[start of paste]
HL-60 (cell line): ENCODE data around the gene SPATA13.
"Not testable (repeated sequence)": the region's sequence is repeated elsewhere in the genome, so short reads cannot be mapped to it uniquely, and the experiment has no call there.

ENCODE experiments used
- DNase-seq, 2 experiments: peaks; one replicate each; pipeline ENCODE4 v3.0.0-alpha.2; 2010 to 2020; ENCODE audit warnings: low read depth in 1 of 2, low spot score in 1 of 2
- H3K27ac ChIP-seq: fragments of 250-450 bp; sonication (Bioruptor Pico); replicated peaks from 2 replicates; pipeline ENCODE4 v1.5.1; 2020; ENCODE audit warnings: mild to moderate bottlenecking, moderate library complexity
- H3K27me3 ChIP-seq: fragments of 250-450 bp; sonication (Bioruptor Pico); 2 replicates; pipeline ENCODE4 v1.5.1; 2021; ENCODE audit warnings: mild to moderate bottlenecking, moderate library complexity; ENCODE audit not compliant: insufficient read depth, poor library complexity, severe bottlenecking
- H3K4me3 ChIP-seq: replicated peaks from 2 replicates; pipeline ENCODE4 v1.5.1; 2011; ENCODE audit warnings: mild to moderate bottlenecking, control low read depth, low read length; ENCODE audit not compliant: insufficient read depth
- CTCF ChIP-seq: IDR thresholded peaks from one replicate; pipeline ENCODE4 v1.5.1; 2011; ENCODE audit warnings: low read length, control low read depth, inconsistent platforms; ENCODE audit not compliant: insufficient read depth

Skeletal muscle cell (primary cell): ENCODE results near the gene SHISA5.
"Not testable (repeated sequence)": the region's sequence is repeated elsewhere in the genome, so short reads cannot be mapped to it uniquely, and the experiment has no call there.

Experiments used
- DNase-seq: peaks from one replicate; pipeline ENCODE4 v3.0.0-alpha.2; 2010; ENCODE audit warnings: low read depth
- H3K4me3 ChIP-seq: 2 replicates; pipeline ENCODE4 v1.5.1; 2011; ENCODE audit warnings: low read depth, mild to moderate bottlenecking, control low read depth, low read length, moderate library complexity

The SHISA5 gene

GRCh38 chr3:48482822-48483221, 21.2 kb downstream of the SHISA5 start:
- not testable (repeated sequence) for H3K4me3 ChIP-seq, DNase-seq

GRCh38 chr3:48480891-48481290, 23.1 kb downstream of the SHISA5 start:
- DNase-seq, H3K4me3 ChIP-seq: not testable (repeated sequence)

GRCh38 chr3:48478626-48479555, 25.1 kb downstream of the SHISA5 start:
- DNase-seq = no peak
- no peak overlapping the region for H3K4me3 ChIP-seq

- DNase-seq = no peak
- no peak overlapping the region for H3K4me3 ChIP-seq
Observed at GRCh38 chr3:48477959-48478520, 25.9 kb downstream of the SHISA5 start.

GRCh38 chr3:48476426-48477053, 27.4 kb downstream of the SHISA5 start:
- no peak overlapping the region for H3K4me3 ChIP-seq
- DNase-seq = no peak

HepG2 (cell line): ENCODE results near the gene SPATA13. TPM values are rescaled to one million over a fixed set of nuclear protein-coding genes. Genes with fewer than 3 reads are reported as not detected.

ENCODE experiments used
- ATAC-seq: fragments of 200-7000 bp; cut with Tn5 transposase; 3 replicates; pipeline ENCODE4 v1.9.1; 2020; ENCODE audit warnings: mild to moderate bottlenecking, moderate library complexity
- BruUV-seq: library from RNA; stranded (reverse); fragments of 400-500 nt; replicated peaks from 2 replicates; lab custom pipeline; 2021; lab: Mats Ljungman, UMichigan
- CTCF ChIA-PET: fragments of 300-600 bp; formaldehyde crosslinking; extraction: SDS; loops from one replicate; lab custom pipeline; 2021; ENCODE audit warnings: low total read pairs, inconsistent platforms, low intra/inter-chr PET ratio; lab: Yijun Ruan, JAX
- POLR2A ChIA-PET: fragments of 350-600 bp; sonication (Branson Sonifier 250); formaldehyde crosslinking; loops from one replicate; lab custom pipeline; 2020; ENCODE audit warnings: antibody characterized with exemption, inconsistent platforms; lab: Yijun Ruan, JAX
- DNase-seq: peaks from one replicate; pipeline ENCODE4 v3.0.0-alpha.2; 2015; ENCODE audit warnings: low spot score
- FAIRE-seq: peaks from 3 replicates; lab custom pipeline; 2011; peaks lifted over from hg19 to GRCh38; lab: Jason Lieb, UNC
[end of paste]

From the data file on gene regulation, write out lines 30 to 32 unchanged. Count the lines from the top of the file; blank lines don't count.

- ATAC-seq: fragments of 200-7000 bp; cut with Tn5 transposase; 3 replicates; pipeline ENCODE4 v1.9.1; 2020; ENCODE audit warnings: mild to moderate bottlenecking, moderate library complexity
- BruUV-seq: library from RNA; stranded (reverse); fragments of 400-500 nt; replicated peaks from 2 replicates; lab custom pipeline; 2021; lab: Mats Ljungman, UMichigan
- CTCF ChIA-PET: fragments of 300-600 bp; formaldehyde crosslinking; extraction: SDS; loops from one replicate; lab custom pipeline; 2021; ENCODE audit warnings: low total read pairs, inconsistent platforms, low intra/inter-chr PET ratio; lab: Yijun Ruan, JAX